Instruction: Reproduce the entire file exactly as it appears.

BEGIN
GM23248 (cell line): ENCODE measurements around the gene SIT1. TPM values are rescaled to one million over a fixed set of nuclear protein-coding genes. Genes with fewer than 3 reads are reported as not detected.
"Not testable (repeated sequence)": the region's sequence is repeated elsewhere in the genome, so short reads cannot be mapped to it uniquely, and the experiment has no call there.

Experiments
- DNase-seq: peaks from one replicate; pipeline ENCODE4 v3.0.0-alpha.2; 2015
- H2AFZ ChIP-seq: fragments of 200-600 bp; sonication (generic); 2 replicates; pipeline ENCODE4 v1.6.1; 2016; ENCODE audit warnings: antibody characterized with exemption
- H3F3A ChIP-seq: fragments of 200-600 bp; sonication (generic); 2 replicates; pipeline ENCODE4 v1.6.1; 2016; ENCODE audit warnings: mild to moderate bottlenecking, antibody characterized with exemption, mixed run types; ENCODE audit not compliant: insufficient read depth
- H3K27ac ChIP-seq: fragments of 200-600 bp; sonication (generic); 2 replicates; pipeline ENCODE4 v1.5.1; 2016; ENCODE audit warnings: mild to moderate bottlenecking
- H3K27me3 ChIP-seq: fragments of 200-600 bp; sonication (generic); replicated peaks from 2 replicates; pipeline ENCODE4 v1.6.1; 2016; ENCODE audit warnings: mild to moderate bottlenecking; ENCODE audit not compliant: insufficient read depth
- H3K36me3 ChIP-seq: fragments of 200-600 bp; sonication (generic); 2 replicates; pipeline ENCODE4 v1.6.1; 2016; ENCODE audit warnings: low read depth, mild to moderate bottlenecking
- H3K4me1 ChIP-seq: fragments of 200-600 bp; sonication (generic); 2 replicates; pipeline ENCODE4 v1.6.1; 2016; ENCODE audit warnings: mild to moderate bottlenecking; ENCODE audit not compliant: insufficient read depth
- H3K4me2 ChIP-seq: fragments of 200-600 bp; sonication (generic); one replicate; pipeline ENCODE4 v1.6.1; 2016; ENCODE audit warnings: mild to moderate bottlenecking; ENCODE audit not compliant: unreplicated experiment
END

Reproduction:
GM23248 (cell line): ENCODE measurements around the gene SIT1. TPM values are rescaled to one million over a fixed set of nuclear protein-coding genes. Genes with fewer than 3 reads are reported as not detected.
"Not testable (repeated sequence)": the region's sequence is repeated elsewhere in the genome, so short reads cannot be mapped to it uniquely, and the experiment has no call there.

Experiments
- DNase-seq: peaks from one replicate; pipeline ENCODE4 v3.0.0-alpha.2; 2015
- H2AFZ ChIP-seq: fragments of 200-600 bp; sonication (generic); 2 replicates; pipeline ENCODE4 v1.6.1; 2016; ENCODE audit warnings: antibody characterized with exemption
- H3F3A ChIP-seq: fragments of 200-600 bp; sonication (generic); 2 replicates; pipeline ENCODE4 v1.6.1; 2016; ENCODE audit warnings: mild to moderate bottlenecking, antibody characterized with exemption, mixed run types; ENCODE audit not compliant: insufficient read depth
- H3K27ac ChIP-seq: fragments of 200-600 bp; sonication (generic); 2 replicates; pipeline ENCODE4 v1.5.1; 2016; ENCODE audit warnings: mild to moderate bottlenecking
- H3K27me3 ChIP-seq: fragments of 200-600 bp; sonication (generic); replicated peaks from 2 replicates; pipeline ENCODE4 v1.6.1; 2016; ENCODE audit warnings: mild to moderate bottlenecking; ENCODE audit not compliant: insufficient read depth
- H3K36me3 ChIP-seq: fragments of 200-600 bp; sonication (generic); 2 replicates; pipeline ENCODE4 v1.6.1; 2016; ENCODE audit warnings: low read depth, mild to moderate bottlenecking
- H3K4me1 ChIP-seq: fragments of 200-600 bp; sonication (generic); 2 replicates; pipeline ENCODE4 v1.6.1; 2016; ENCODE audit warnings: mild to moderate bottlenecking; ENCODE audit not compliant: insufficient read depth
- H3K4me2 ChIP-seq: fragments of 200-600 bp; sonication (generic); one replicate; pipeline ENCODE4 v1.6.1; 2016; ENCODE audit warnings: mild to moderate bottlenecking; ENCODE audit not compliant: unreplicated experiment